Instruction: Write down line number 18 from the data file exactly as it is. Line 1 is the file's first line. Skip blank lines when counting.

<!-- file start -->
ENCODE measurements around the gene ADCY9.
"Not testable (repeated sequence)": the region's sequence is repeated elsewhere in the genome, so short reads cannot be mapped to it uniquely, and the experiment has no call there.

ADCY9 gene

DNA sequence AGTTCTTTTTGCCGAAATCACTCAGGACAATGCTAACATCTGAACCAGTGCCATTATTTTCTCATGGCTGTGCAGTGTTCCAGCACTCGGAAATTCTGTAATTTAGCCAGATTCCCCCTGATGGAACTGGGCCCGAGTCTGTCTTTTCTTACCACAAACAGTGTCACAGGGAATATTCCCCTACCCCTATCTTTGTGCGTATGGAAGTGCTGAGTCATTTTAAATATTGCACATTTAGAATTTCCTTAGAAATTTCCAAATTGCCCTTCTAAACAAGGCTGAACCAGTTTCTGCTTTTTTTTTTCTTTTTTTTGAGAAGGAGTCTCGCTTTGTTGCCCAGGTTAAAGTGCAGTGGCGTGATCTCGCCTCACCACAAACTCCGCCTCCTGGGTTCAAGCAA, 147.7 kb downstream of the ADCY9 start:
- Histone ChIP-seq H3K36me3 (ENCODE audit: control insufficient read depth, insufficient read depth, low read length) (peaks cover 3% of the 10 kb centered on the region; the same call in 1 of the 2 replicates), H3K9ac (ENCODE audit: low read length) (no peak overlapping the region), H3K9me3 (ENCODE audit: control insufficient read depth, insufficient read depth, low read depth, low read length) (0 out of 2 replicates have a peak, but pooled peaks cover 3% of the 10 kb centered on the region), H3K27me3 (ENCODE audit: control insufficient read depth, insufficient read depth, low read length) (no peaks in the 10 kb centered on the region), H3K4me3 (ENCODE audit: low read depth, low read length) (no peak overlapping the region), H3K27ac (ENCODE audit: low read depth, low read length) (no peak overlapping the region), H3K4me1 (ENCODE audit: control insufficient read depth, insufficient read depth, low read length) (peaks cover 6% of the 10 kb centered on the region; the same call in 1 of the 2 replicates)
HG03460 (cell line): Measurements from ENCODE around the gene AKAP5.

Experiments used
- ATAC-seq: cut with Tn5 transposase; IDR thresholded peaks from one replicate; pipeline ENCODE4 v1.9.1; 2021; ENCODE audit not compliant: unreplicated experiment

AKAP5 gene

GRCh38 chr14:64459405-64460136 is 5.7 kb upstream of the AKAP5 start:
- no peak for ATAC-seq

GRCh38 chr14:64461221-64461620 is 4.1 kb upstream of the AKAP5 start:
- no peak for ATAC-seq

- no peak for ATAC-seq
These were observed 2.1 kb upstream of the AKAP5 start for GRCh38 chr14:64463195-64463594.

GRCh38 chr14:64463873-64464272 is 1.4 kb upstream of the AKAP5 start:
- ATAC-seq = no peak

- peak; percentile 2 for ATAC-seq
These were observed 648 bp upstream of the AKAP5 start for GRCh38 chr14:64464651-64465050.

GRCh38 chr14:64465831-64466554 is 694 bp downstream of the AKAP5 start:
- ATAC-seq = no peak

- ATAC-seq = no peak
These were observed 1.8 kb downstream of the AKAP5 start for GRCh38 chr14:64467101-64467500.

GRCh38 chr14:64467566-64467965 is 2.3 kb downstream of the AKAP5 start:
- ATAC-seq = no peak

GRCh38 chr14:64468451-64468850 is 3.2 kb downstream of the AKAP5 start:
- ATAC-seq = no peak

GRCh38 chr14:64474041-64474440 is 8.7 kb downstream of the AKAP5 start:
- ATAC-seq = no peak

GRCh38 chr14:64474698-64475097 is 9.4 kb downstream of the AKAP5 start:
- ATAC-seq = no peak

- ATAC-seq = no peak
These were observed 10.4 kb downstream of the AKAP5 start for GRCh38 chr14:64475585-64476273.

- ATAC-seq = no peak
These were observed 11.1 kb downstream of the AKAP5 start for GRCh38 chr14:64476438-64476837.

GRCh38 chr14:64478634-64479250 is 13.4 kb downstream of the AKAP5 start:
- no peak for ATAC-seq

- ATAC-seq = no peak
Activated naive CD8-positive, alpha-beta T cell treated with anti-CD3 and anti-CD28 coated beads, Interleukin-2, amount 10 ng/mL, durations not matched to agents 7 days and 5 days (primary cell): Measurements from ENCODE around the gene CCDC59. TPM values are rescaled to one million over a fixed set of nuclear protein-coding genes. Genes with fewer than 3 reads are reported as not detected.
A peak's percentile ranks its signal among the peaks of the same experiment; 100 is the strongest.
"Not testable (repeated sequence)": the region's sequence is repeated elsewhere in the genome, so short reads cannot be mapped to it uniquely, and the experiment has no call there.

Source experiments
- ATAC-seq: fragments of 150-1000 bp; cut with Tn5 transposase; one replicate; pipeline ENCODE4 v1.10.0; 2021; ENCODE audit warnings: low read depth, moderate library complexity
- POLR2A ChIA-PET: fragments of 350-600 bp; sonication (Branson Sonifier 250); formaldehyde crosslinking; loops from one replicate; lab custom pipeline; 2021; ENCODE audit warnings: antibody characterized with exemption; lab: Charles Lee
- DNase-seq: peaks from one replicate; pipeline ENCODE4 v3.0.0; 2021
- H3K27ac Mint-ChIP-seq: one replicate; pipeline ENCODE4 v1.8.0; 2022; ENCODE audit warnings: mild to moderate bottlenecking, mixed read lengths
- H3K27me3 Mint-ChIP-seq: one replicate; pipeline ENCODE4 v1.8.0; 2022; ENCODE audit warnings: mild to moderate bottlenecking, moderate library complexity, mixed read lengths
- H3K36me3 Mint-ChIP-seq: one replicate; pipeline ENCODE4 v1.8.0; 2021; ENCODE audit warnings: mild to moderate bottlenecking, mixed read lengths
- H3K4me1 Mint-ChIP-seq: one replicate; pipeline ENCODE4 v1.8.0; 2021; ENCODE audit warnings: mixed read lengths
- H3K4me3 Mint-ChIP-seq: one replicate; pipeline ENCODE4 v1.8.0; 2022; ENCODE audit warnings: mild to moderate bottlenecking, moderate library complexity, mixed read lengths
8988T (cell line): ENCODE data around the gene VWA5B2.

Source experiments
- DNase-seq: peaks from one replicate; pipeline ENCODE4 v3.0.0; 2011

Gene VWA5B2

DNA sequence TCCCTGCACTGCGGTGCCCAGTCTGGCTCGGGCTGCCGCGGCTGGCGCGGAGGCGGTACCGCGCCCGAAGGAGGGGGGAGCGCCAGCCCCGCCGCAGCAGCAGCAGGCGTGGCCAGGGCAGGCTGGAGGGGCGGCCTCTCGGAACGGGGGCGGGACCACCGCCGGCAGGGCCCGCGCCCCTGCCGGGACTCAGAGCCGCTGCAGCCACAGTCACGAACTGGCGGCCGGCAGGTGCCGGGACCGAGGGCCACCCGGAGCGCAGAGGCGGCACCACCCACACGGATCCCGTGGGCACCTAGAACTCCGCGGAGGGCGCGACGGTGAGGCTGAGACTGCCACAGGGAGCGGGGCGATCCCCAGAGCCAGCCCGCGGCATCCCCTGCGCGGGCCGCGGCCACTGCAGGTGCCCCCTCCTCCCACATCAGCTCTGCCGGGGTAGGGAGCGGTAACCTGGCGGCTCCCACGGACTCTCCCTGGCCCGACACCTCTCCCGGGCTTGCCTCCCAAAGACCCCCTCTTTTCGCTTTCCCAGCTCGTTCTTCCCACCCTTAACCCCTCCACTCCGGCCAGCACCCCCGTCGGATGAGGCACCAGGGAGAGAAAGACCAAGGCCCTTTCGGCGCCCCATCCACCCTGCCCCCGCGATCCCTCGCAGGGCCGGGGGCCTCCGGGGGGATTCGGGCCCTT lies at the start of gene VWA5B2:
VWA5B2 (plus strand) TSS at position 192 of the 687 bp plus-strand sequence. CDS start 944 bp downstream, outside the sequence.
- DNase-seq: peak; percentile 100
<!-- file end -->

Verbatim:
- peak; percentile 2 for ATAC-seq